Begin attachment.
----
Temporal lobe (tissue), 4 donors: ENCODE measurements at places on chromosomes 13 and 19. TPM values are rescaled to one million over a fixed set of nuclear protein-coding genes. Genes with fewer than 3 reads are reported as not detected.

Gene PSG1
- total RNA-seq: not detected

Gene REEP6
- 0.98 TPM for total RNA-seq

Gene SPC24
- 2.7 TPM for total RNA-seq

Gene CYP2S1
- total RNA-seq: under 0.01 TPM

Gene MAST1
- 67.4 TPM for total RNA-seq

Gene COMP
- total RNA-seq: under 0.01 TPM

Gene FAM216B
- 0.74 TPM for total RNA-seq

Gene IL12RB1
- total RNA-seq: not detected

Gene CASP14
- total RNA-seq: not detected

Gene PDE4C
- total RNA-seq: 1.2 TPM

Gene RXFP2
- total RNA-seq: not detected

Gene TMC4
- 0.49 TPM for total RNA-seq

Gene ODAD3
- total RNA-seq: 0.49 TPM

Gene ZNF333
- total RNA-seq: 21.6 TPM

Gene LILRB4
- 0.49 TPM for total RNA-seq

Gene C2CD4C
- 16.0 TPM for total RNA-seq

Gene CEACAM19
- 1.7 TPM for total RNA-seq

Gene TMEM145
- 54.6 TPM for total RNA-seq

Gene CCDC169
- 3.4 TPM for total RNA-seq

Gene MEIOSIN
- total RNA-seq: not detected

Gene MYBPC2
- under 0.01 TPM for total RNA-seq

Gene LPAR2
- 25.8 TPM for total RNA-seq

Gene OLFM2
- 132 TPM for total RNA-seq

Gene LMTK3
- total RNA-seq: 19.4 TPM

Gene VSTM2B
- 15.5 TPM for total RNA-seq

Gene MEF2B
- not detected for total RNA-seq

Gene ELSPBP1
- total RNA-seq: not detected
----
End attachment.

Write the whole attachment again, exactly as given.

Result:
Temporal lobe (tissue), 4 donors: ENCODE measurements at places on chromosomes 13 and 19. TPM values are rescaled to one million over a fixed set of nuclear protein-coding genes. Genes with fewer than 3 reads are reported as not detected.

Gene PSG1
- total RNA-seq: not detected

Gene REEP6
- 0.98 TPM for total RNA-seq

Gene SPC24
- 2.7 TPM for total RNA-seq

Gene CYP2S1
- total RNA-seq: under 0.01 TPM

Gene MAST1
- 67.4 TPM for total RNA-seq

Gene COMP
- total RNA-seq: under 0.01 TPM

Gene FAM216B
- 0.74 TPM for total RNA-seq

Gene IL12RB1
- total RNA-seq: not detected

Gene CASP14
- total RNA-seq: not detected

Gene PDE4C
- total RNA-seq: 1.2 TPM

Gene RXFP2
- total RNA-seq: not detected

Gene TMC4
- 0.49 TPM for total RNA-seq

Gene ODAD3
- total RNA-seq: 0.49 TPM

Gene ZNF333
- total RNA-seq: 21.6 TPM

Gene LILRB4
- 0.49 TPM for total RNA-seq

Gene C2CD4C
- 16.0 TPM for total RNA-seq

Gene CEACAM19
- 1.7 TPM for total RNA-seq

Gene TMEM145
- 54.6 TPM for total RNA-seq

Gene CCDC169
- 3.4 TPM for total RNA-seq

Gene MEIOSIN
- total RNA-seq: not detected

Gene MYBPC2
- under 0.01 TPM for total RNA-seq

Gene LPAR2
- 25.8 TPM for total RNA-seq

Gene OLFM2
- 132 TPM for total RNA-seq

Gene LMTK3
- total RNA-seq: 19.4 TPM

Gene VSTM2B
- 15.5 TPM for total RNA-seq

Gene MEF2B
- not detected for total RNA-seq

Gene ELSPBP1
- total RNA-seq: not detected